Catastrophism: The Apocalyptic Politics of Collapse and Rebirth offers a superb and needed critical overview of current tendencies toward an aestheticizing politics of doom. Evolving out of discussions catalyzed by Iain Boal and the Retort collective, these essays by Lilley, McNally, Yuen and Davis survey and analyze the traps and delusions involved when catastrophe scenarios are deployed as a mobilizing political figure. Clearly, we need to understand these pitfalls, for as Yuen observes, our moment ‘is saturated with instrumental, spurious, and sometimes maniacal versions of catastrophism – including right-wing racial paranoia, religious millenarianism, liberal panics over fascism, leftist fetishization of capitalist collapse, capitalist invocation of the “shock doctrine,” and pop culture cliché’(pp. 15-16).

Friday, November 2, 2012

science in the force field

Climate scientists have not yet reached consensus about whether global warming will tend to increase or decrease the total number of hurricane-strength storms. But there is strong agreement that warming creates the conditions for larger and more powerful hurricanes: warmer sea surface temperatures, higher sea levels and more moisture in the atmosphere. These general tendencies interact with other local and regional factors to produce the local weather.

Climatologist Kevin Trenberth parses the specific conjuncture that intensified Hurricane Sandy: ‘The sea surface temperatures along the Atlantic coast have been running at over 3C above normal for a region extending 800km off shore all the way from Florida to Canada. Global warming contributes 0.6C to this. With every degree Celsius [of warming], the water holding of the atmosphere goes up 7%, and the moisture provides fuel for the tropical storm, increases its intensity, and magnifies the rainfall by double that amount compared with normal conditions.’

In the week or so before Hurricane Sandy pummeled the northeast US, the warming denial industry was hard at work. The right-wing, Koch-funded Cato Institute (publishers of In Defense of Global Capitalism, among other dismal screeds) attempted to sabotage a US government assessment of climate change impacts by issuing what poses as an ‘addendum’ to the original. The 2009 report, Global Climate Change Impacts in the United States, was prepared by the US Global Change Research Center and presented to Congress as a summary of the ‘best science’ on the subject. The authoring federal entity is itself a conglomeration of thirteen departments and agencies, including the National Science Foundation, NASA and the Smithsonian Institution,  but also others, like the Environmental Protection Agency, that are routinely contained by hostile political appointments, as well as a battery of agencies straightforwardly in the business of promoting or defending the status quo of accumulation (Departments of Commerce, Interior, Energy, Defense and State, and the Agency for International Development). One can only imagine the pressures and internal struggles that shaped the publication of this report.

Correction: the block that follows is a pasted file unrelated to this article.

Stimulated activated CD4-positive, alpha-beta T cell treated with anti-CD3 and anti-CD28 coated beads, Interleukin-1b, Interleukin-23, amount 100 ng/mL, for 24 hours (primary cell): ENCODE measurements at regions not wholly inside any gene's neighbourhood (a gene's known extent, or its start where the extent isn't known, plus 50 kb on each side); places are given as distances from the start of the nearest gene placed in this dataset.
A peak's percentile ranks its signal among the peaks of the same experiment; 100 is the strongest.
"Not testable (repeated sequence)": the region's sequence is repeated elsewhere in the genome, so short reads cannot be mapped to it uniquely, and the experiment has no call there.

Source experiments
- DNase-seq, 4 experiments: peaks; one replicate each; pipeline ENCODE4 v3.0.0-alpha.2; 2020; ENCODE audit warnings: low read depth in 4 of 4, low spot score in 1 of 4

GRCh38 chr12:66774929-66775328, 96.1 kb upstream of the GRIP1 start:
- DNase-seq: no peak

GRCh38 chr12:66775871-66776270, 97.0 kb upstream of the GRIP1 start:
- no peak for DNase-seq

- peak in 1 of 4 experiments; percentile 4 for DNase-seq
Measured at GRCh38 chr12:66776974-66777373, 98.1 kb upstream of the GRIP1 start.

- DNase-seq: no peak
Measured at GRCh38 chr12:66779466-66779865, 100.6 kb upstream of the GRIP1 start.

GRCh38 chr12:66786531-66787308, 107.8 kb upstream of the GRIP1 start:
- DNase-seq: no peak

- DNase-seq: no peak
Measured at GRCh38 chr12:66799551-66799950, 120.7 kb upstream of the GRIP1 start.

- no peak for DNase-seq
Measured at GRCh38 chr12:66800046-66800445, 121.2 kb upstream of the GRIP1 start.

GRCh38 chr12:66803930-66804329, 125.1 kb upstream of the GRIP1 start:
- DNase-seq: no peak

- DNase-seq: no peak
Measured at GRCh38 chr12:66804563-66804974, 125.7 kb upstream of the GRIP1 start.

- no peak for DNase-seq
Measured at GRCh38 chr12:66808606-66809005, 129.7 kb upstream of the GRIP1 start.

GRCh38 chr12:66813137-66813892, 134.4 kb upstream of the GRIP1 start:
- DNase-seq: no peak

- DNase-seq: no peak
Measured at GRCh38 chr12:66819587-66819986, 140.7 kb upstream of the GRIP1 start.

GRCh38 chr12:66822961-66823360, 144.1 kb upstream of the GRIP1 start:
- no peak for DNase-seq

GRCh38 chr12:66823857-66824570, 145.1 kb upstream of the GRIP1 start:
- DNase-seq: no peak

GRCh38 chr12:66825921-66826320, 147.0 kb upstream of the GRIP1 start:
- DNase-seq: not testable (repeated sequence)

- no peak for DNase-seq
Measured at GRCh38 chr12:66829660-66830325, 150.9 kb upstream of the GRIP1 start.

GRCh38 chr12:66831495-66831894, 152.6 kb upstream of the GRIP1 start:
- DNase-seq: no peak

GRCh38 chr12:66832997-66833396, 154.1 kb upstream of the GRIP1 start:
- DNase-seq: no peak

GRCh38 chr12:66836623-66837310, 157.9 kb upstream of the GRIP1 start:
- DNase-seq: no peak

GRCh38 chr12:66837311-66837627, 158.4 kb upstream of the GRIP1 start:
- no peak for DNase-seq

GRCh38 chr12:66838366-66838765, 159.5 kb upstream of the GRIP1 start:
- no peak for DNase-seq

Monday, October 29, 2012

administering biodiversity

‘Extinction rates are rising by a factor of up to 1,000 above natural rates. Every hour, three species disappear. Every day, up to 150 species are lost. Every year, between 18,000 and 55,000 species become extinct. The cause: human activities.’
- Ahmed Djoghlaf, head of the UN Convention on Biological Diversity.

The problem, again: The interconnected ecosystems that make up the biosphere are all dependent on the capture, conversion and distribution of the sun’s energy through the planetary cycling of carbon. The biosphere has proved to be fairly resilient. Within the constraining parameters of life on earth, however, changes in climate can have enormous consequences. Interventions, human or non-human, that impact ecosystems and the carbon cycle can result in irreversible losses of biodiversity and trigger abrupt and uncontrollable climate changes. The contemporary form of human society – the global social process we know as capitalist modernity – has initiated both a new mass extinction event and global warming. As a result, tens of thousands of life forms will be ‘disappeared’ and millions of people will lose, directly or indirectly, their lives, health or homes through famine, drought, illness and war. These processes are already unfolding. The urgent question is: how far will they go?

Put differently, the problem is the dominant social process and the difficulty in changing it. The social process, organized to maximize capital accumulation and channeled through a rivalrous interstate system, compels all individuals to compete for places in a national economy and compels all states to promote and defend one national economy against all others. Growth, measured in Gross Domestic Product, is a given. By this logic, capital and biosphere are caught in a relation of antagonism, setting up endless and dreary struggles between the claims of jobs and environment, profits and endangered species, consumption and biodiversity. Through this optic, climate change and mass extinction are simply matters of national security and risk assessment. It is taken for granted that science and technology will enable human adaptation to ecological degradation and the weather. The national security-surveillance state is oriented toward enforcing the current social logic, not changing it. The state’s concern is: who can dominate in the new climate scenario? Or in other words: what must be changed, in order to keep in place the current regime of accumulation and logic of domination? Seen from below, however, the problem is how to change that very logic.